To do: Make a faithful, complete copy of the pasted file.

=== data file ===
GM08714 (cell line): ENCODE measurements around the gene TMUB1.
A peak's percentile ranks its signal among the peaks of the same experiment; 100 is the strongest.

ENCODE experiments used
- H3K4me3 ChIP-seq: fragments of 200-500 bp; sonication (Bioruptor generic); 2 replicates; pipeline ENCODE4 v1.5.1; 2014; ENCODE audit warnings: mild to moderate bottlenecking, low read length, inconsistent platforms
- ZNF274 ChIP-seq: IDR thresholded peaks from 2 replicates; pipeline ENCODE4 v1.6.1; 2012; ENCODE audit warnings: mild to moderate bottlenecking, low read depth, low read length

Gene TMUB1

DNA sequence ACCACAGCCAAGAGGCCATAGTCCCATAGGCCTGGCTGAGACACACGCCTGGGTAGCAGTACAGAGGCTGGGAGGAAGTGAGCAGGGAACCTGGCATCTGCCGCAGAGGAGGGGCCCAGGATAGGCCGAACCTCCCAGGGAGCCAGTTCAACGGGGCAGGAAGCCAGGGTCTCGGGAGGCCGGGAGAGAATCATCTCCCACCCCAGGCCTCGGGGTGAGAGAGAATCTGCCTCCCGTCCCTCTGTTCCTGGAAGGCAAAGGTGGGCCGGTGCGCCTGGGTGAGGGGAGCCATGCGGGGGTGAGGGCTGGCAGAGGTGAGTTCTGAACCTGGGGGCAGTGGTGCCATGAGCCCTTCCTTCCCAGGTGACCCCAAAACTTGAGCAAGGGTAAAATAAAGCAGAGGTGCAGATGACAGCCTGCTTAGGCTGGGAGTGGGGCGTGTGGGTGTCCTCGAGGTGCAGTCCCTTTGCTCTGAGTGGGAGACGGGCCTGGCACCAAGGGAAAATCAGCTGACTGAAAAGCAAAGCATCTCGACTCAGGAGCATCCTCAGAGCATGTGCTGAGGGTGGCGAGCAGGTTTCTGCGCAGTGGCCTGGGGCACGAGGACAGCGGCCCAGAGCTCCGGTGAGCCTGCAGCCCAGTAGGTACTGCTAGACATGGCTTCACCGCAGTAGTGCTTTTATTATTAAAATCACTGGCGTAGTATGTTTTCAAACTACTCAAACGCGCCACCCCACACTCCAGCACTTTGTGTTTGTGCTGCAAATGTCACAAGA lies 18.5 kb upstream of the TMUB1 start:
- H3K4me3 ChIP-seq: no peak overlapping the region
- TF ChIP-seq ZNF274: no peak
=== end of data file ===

GM08714 (cell line): ENCODE measurements around the gene TMUB1.
A peak's percentile ranks its signal among the peaks of the same experiment; 100 is the strongest.

ENCODE experiments used
- H3K4me3 ChIP-seq: fragments of 200-500 bp; sonication (Bioruptor generic); 2 replicates; pipeline ENCODE4 v1.5.1; 2014; ENCODE audit warnings: mild to moderate bottlenecking, low read length, inconsistent platforms
- ZNF274 ChIP-seq: IDR thresholded peaks from 2 replicates; pipeline ENCODE4 v1.6.1; 2012; ENCODE audit warnings: mild to moderate bottlenecking, low read depth, low read length

Gene TMUB1

DNA sequence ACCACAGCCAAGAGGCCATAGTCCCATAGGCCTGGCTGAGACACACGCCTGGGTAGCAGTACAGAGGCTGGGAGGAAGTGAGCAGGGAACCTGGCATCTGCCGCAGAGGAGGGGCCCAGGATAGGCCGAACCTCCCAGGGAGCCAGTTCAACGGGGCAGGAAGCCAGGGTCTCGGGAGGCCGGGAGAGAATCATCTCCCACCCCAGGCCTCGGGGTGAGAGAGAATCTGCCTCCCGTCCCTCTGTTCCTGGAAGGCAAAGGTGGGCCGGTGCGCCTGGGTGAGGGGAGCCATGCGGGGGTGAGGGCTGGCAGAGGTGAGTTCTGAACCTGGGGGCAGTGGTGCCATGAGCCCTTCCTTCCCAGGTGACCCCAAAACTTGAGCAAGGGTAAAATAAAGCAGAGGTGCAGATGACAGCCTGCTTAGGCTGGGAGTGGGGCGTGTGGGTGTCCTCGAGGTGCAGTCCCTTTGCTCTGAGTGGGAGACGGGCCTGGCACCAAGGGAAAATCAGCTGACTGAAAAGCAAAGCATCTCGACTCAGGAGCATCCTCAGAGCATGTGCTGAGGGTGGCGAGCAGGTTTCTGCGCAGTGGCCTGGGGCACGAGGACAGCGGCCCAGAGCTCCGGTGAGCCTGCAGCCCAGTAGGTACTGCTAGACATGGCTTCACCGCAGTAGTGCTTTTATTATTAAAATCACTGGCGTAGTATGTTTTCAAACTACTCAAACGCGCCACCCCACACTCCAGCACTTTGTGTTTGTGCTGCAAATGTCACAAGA lies 18.5 kb upstream of the TMUB1 start:
- H3K4me3 ChIP-seq: no peak overlapping the region
- TF ChIP-seq ZNF274: no peak